Through the above mentioned slogans and the language used in Oceania, Orwell manages to show us how the government can dominate an individual’s reasoning through the words and messages it disseminates. Although the book was written decades ago, this idea manifests in today’s world. Examples can be seen in Iraq and North Korea. Both these countries are governed by undemocratic and authoritarian regimes almost similar to the depiction in the novel. In such a regime, any actions or decisions the ruling class makes are usually unquestionable. Freedom and participation are normally restricted (“What Do We Mean By An ‘Oppressive Regime’?”).

Just like Oceania, most activities of the citizens in North Korea are closely monitored. One needs special permits to travel and the government maintains control over information given. It is illegal to own a tunable radio and internet access is highly restricted (“The People’s Challenges – Liberty In North Korea”). A lot of investment has been put towards oversight of the flow and particularly the source of information just as is seen in the novel.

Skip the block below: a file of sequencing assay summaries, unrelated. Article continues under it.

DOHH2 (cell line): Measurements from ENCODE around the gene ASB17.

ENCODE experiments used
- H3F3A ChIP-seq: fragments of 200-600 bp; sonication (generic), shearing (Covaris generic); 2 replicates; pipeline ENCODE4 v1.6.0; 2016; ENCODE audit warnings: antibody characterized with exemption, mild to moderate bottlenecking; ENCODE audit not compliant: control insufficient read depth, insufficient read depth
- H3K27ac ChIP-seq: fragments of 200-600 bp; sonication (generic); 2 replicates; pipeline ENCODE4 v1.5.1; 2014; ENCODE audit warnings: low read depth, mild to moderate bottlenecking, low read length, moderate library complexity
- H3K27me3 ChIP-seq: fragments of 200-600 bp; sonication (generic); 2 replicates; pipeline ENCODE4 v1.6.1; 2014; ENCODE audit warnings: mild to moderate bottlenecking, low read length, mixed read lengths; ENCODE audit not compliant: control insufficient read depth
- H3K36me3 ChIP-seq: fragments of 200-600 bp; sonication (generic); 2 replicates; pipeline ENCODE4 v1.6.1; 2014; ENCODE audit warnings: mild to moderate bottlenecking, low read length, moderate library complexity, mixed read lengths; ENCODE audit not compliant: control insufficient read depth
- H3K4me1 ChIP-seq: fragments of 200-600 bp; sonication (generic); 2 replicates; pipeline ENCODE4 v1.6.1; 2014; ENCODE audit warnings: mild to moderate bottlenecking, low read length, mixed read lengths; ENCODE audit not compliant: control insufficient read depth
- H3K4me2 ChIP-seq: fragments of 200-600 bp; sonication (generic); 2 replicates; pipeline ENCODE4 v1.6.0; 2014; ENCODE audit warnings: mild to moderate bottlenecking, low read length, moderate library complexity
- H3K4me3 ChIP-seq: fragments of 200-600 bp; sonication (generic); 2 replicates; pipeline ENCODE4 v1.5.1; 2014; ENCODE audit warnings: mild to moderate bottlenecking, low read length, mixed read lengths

Sadam Hussein, a former president of Iraq, is another example of the face of such a suppressive regime. During Sadam’s era, the media was state controlled. Foreign newspapers were completely banned (MacFARQUHAR). It is reported that at some point, Sadam’s son owned the daily Iraqi newspaper. This enabled him to effectively propagate oppressive ideas to subjects. Journalists that tried to oppose his ideas or inform the public were tortured and killed.